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Quinodoz, D. (2014). Amour. Int. J. Psycho-Anal., 95(2):375-383.

(2014). International Journal of Psycho-Analysis, 95(2):375-383

Film Essay

Amour Language Translation

Danielle Quinodoz

Amour, a Franco-Austrian film written and directed by Michael Haneke, was released in October 2012. In 2012 and 2013 the film received an amazing sequence of awards including the Palme d'Or at the Cannes film Festival, 5 Oscars, 10 French César film awards, 1 Golden Globe for best foreign film, and 2 American BAFTAS. Emmanuelle Riva won both the Oscar and the César award for best actress, Jean-Louis Trintignant the César for best actor and Isabelle Huppert the César for best supporting actress.

The film presents a middle-class couple in their 80s: Georges and Anne are retired music teachers living happily together in Paris. Their daughter Eva, also a musician, lives abroad with her husband and two children. Yet Georges and Anne's relationship is suddenly disrupted when Anne suffers a stroke. Attempted surgery fails and Anne returns from hospital with the right side of her body paralysed. Haneke stages emotions which concern each one of us intimately: love, the care for our loved ones, ageing, the horror of losing control over our bodies, and death. He conveys in a realistic mode the concrete difficulties the couple must now face in their everyday lives, allowing us to perceive the deepest expression of their love through intimate gestures which might appear distasteful to those who cannot see beyond physical decay.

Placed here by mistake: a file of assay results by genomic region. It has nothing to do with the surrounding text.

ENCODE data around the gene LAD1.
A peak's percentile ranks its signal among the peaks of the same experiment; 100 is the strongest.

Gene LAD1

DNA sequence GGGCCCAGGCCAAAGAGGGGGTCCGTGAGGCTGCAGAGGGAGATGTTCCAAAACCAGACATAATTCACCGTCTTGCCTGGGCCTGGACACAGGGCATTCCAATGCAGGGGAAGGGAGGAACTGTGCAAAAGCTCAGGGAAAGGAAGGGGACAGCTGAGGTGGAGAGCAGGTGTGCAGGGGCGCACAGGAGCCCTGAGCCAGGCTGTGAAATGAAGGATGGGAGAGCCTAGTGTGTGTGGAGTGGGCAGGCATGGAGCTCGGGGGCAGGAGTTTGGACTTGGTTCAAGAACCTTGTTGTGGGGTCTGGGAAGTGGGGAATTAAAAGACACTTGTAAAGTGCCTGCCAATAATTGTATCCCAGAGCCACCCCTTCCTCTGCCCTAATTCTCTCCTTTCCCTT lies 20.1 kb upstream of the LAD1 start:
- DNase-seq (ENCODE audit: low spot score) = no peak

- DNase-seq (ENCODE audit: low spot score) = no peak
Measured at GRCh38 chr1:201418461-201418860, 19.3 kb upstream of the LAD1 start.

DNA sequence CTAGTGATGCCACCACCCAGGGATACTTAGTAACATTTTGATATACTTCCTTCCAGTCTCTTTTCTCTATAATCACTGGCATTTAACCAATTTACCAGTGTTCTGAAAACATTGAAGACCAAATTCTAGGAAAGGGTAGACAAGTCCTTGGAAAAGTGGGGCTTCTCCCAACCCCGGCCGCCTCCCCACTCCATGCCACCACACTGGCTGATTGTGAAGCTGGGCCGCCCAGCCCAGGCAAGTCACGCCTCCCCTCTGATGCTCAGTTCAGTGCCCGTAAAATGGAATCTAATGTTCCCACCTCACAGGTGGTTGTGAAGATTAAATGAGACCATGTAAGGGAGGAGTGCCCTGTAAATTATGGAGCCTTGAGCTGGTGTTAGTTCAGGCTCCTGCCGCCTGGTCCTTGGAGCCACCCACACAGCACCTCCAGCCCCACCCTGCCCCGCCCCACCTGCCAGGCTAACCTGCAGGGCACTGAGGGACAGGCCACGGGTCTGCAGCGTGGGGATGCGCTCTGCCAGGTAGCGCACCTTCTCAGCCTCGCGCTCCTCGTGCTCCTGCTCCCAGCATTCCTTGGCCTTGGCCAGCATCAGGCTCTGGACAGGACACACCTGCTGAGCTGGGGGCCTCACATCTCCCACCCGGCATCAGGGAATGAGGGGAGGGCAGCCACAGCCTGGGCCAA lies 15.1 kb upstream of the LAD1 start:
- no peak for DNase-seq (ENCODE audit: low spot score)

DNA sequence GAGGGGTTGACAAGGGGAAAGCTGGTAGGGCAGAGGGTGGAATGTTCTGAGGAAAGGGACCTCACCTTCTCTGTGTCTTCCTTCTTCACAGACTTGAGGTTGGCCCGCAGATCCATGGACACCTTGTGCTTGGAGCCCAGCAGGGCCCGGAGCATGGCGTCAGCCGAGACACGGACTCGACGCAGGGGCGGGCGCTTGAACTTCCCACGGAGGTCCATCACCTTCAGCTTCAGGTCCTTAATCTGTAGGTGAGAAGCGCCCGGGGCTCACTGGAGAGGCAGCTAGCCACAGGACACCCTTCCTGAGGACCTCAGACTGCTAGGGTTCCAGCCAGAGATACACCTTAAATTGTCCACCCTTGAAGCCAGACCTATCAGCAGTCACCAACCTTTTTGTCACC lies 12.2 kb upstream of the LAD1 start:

A Promise Extorted

When Anne makes Georges promise never to send her back to hospital a particular underlying tension becomes apparent. Failing to ask for his opinion she forbids him to answer her. To me she seems unaware of the violence of her demand. Georges has always been a reassuring, solid presence for her and she was perhaps unable to imagine that his strength might also have limits - that as he got older and the situation evolved this might seem beyond his powers. Thus does she idealize him, by freezing him in a perpetual present. George says nothing. This tacit agreement and the constraint it implies function like an image frozen in time, while in contrast the couple's life moves forward like the film itself in which time does not stand still. There are no doubt viewers for whom the desire to stop time and hold onto an unchanging present is a familiar trap.

[This is a summary excerpt from the full text of the journal article. The full text of the document is available to journal subscribers on the publisher's website here.]

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